Hit Ikea’s Cafeteria For a Swedish Crayfish Party!

07/30/2014 at 06:05 PM ET

Ikea crayfish party
Justin Sullivan/Getty; Inset: Gustaf Brundin/Getty

You know you’ve gone to Ikea at least once just to eat at the cafeteria. (It’s okay — we have, too. Those meatballs!)

Well, looks like another trip is in order: The home chain just announced that locations nationwide are hosting a Swedish Crayfish Party on Friday, August 15.

The smorgasbord on offer will include crayfish, cucumber salad, cheese pie, meatballs (yes!), Swedish cheeses, strawberry and black currant crumble, and much more. Limited tickets are available for $12.99 per person and $4.99 for kids under 12 — so get on it!

Why a crayfish party? The tradition dates back to the 1800s when the lakes in Sweden were full of crayfish, and fishing was only permitted in August and September. Like any good party, music, cocktails and decorations (think paper hats and crayfish-themed bibs) are usually part of the fun.

Can’t make it? Celebrate at home. Ikea Family members who buy two boxes of KRÄFTOR frozen crayfish will get a kit complete with hats, bibs, napkins, a crayfish garland and songbooks.

Let the party begin!

—Michelle Ward

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FILED UNDER: Food , Food News , Restaurants

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The Latest Craze in Disco Styles Is See-Through Jeans—but Beware of Foggy Bottoms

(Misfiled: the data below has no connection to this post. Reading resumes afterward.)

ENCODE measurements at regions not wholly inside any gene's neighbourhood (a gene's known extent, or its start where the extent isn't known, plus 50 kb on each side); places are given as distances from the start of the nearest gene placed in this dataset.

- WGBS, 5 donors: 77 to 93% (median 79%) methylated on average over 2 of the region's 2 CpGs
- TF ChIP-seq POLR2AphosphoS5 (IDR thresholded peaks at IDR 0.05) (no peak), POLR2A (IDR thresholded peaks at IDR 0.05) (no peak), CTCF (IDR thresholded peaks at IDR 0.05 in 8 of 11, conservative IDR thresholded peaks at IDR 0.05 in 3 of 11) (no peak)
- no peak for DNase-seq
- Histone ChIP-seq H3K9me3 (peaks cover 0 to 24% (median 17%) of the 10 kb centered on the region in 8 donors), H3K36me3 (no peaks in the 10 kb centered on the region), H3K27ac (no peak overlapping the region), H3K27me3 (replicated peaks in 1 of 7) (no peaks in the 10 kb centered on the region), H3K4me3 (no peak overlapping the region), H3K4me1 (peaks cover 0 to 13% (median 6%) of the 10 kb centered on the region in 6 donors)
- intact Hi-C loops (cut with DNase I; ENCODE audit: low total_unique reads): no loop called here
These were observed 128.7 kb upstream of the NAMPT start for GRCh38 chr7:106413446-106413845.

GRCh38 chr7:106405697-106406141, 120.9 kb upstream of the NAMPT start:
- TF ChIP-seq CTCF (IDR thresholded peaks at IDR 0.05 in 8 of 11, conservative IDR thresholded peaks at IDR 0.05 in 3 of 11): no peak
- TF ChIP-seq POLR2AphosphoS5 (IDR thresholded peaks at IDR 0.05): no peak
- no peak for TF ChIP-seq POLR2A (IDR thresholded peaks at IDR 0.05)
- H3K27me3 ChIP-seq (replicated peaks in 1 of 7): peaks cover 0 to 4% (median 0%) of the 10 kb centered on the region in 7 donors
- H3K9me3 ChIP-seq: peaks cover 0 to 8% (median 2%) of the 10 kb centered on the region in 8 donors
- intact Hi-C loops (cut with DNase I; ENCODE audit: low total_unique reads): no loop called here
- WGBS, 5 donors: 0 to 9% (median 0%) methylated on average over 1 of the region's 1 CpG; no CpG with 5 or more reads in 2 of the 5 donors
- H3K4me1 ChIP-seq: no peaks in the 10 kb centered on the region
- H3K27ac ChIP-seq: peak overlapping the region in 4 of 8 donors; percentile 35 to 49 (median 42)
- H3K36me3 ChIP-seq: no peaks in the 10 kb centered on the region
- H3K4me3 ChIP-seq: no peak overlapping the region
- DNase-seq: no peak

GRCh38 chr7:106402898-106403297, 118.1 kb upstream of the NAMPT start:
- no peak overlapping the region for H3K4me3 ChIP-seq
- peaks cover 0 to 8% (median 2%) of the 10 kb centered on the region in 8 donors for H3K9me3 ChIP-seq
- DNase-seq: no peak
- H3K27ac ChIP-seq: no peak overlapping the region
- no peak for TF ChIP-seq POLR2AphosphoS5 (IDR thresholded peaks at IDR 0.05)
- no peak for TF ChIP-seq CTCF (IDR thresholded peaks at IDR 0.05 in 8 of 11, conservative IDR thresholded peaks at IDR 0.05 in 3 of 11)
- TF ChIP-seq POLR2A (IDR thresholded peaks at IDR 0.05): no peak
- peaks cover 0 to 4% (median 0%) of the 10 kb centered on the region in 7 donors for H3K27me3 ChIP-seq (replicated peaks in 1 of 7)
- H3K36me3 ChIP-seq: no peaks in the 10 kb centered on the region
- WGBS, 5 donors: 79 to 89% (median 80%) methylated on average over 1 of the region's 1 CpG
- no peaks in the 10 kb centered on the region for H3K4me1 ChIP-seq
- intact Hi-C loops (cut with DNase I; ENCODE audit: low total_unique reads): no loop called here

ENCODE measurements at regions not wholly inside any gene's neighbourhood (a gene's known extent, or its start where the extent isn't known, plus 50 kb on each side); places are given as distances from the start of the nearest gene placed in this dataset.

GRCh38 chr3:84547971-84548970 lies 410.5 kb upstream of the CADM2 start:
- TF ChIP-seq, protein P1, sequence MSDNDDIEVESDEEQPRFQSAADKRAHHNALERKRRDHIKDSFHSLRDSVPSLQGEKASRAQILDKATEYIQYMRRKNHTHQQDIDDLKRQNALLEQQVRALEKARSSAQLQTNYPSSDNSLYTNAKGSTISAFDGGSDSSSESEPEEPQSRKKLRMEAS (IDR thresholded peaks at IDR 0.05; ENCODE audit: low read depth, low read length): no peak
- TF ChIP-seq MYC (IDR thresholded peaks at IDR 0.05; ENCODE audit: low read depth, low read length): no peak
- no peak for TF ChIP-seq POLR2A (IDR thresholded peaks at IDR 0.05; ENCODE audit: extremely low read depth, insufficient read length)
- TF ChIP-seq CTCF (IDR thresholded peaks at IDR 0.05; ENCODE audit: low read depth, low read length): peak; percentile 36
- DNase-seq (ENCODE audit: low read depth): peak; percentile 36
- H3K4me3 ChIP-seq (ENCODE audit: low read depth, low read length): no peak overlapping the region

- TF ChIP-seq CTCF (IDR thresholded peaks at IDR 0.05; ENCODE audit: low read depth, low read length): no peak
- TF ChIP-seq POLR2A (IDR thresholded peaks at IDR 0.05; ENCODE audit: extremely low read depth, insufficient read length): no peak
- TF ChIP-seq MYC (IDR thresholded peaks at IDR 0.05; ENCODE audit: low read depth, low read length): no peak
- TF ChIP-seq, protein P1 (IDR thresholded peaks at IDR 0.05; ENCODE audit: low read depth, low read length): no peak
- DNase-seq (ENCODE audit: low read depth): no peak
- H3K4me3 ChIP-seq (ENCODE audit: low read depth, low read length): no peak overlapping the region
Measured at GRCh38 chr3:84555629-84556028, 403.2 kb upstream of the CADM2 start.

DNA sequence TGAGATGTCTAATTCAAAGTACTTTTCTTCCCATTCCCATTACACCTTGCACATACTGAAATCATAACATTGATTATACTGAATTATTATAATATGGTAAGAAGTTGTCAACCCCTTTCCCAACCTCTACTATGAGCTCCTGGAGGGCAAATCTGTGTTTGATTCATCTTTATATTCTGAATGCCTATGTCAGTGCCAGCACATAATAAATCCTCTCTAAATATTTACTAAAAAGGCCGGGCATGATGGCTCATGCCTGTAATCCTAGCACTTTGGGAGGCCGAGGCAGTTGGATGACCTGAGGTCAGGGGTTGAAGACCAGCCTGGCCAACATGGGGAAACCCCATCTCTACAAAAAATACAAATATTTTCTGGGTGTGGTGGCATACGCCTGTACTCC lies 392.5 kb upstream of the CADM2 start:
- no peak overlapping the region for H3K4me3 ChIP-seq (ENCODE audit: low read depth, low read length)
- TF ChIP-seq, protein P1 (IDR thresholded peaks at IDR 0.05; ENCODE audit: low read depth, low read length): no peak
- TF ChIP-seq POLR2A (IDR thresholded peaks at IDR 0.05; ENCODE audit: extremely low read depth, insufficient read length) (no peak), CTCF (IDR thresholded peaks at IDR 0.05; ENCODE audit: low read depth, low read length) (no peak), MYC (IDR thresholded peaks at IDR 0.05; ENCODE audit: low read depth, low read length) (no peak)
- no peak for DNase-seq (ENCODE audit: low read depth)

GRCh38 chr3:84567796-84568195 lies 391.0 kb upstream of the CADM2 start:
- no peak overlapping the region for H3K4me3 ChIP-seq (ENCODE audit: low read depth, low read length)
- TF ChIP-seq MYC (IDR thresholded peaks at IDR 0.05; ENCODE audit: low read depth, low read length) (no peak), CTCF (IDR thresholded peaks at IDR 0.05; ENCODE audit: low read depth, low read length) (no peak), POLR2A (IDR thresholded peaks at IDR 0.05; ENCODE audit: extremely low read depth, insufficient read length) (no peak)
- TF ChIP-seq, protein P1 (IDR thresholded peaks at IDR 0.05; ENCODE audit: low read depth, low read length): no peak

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The Latest Craze in Disco Styles Is See-Through Jeans—but Beware of Foggy Bottoms

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On a clear day, you can see forever—or at least that’s the wicked thought behind L.A. designer Agi Berliner’s transparent idea: see-through jeans. Exhibitionists notwithstanding, most folks wear them over bathing suits or as attention-getting evening wear with halters, garter belts and body stockings. Created for the disco crowd, the $34 jeans are selling like, well, hot pants. In just six weeks, 25,000 pairs have already been sold in such major department store chains as Macy’s, Bonwit’s and Saks.

“What’s limiting American designers is that we’re afraid to do something different,” says Berliner, 32, a Hungarian émigré who fled with her family to the U.S. in 1956. Agi thought up the gimmick in London while marveling at the way plastics were being employed by designers of punk fashion. In her L.A. office, where she designs for La Parisienne junior sportswear, Agi spent five days on the phone and six weeks testing to come up with the right plastic.

Agi herself tried out the French-cut jeans with the zipper in front, and quickly found several problems: Some plastics tore away from stitching, others wouldn’t bend and all fogged with perspiration. The ideal material proved to be a vinyl supplied by a bookbinder. The steam was eliminated with a series of vents behind the knees and in the crotch. “They’re no hotter than polyester pants,” claims Agi, “and if you wear them with tights, they won’t stick to your legs.”

Whatever the discomfort and despite the problem of Saturday night feverishness, discomaniacs report one major advantage of the plastic pants: no laundry bills. To keep Berliner’s see-through jeans clear, all the wearer needs is a little Windex.

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John on

Meatballs are the ground muscles, fat and other parts of sentient beings with emotions who don’t deserve to be murdered and butchered and cooked. It is immoral to eat animals.